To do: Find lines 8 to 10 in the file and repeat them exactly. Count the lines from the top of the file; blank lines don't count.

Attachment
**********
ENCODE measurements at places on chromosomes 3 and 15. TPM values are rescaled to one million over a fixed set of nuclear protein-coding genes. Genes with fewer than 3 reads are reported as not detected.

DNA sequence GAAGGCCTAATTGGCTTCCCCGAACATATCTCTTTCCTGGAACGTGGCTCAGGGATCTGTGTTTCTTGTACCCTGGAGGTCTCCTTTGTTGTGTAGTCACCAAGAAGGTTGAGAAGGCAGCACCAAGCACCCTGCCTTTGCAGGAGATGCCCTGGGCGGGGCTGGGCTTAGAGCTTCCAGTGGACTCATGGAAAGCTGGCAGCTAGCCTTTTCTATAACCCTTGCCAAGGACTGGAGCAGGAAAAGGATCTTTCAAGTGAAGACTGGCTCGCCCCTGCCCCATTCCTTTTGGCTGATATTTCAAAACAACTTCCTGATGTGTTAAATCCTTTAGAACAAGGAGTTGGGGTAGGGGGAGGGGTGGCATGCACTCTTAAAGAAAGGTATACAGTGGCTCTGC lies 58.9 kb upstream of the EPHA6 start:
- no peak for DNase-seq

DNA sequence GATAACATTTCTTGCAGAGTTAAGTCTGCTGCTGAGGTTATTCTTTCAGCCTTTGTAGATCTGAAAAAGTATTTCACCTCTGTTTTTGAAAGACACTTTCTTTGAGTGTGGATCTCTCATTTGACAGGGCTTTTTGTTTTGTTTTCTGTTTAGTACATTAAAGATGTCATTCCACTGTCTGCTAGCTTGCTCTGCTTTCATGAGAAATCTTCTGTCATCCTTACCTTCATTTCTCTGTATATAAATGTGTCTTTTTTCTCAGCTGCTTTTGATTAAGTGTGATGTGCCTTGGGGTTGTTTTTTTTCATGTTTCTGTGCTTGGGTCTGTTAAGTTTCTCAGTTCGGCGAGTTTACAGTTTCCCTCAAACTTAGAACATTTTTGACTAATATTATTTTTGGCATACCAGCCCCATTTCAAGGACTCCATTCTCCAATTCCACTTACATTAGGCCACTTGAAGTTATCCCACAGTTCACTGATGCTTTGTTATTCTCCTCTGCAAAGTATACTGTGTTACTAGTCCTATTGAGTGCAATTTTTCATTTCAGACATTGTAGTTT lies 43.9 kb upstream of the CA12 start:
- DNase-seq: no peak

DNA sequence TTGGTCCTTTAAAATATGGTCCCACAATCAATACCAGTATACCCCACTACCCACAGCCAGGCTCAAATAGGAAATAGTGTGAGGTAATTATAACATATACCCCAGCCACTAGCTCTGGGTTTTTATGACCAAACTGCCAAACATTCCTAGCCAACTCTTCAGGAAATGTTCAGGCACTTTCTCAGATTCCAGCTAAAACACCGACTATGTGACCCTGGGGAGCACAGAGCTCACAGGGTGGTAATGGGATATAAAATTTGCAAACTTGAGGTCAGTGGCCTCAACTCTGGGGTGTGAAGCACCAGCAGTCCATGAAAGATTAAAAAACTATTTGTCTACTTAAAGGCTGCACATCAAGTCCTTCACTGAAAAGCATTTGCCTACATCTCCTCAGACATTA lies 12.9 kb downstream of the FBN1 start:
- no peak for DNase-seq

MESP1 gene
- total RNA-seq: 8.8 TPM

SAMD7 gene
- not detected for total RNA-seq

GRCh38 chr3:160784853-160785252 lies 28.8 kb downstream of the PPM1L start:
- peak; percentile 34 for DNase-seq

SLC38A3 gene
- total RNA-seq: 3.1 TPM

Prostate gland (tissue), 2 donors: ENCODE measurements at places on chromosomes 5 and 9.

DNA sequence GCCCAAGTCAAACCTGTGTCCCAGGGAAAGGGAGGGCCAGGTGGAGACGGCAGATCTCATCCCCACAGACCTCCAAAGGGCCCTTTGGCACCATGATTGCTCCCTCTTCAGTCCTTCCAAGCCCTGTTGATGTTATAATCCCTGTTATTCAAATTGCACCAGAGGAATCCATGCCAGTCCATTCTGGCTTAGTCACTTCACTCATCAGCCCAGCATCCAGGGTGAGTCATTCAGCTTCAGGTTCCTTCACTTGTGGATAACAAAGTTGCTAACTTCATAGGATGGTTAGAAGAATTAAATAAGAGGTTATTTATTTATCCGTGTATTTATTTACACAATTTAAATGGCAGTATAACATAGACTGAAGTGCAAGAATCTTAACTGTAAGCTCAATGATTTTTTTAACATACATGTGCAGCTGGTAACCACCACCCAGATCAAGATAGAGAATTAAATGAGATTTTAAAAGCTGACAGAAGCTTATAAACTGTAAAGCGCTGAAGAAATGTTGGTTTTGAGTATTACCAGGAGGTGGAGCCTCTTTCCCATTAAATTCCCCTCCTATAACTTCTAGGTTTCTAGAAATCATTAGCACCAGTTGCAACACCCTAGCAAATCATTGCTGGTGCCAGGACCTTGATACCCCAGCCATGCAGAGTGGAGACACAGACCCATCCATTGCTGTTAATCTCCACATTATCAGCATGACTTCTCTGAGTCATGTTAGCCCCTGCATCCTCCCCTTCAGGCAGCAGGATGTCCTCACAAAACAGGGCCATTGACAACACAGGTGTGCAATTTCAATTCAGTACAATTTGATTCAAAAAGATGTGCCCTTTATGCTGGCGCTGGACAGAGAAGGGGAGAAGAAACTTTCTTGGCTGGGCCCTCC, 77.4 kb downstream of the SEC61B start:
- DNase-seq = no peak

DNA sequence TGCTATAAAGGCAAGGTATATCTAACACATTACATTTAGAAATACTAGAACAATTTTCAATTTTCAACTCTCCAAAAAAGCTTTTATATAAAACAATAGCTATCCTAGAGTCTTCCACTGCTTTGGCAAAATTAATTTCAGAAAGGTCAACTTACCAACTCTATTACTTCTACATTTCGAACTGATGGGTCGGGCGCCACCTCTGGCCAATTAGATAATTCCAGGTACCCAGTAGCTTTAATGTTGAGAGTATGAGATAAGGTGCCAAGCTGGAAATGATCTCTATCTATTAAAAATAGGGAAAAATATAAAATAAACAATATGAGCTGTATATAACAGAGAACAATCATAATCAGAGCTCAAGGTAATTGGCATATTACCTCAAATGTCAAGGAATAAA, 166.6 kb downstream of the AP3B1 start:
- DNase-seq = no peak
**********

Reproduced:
MESP1 gene
- total RNA-seq: 8.8 TPM

SAMD7 gene